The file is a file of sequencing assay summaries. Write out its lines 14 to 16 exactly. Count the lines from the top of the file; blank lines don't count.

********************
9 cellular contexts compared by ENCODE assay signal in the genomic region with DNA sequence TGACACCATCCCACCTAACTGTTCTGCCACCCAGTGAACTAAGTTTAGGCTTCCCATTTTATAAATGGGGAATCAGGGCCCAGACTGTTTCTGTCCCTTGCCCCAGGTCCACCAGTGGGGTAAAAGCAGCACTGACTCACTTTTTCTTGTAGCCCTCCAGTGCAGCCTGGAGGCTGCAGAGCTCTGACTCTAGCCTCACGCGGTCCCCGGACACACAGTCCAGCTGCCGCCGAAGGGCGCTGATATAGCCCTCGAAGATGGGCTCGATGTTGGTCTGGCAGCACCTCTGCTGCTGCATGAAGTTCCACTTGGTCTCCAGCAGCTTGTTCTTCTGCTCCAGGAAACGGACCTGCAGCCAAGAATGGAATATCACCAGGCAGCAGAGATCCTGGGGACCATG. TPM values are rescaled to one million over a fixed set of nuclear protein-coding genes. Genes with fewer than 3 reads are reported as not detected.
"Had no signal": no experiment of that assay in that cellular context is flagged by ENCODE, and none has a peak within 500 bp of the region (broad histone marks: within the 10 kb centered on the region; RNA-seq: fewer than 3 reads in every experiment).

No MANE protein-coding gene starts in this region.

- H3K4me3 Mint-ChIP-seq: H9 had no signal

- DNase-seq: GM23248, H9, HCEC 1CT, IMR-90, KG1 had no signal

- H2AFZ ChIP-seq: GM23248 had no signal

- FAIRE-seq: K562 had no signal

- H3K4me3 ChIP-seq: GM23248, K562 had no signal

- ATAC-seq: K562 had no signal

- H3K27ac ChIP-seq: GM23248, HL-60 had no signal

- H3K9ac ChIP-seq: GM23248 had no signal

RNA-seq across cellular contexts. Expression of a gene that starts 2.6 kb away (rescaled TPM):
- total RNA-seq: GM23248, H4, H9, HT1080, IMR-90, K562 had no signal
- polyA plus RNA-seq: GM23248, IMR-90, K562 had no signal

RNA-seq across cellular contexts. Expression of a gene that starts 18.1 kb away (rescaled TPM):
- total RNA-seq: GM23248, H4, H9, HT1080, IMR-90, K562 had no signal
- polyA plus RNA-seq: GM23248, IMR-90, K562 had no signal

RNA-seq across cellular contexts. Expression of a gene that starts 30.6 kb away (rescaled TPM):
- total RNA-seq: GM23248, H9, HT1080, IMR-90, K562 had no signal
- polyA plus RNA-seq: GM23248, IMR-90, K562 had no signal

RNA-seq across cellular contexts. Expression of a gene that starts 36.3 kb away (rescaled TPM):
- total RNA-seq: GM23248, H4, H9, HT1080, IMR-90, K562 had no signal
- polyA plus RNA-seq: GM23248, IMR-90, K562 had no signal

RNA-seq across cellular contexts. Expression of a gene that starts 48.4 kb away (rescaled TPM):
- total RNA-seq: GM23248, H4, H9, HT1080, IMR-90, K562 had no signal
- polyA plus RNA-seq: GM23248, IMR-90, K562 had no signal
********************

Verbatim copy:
- polyA plus RNA-seq: GM23248, IMR-90, K562 had no signal

RNA-seq across cellular contexts. Expression of a gene that starts 18.1 kb away (rescaled TPM):
- total RNA-seq: GM23248, H4, H9, HT1080, IMR-90, K562 had no signal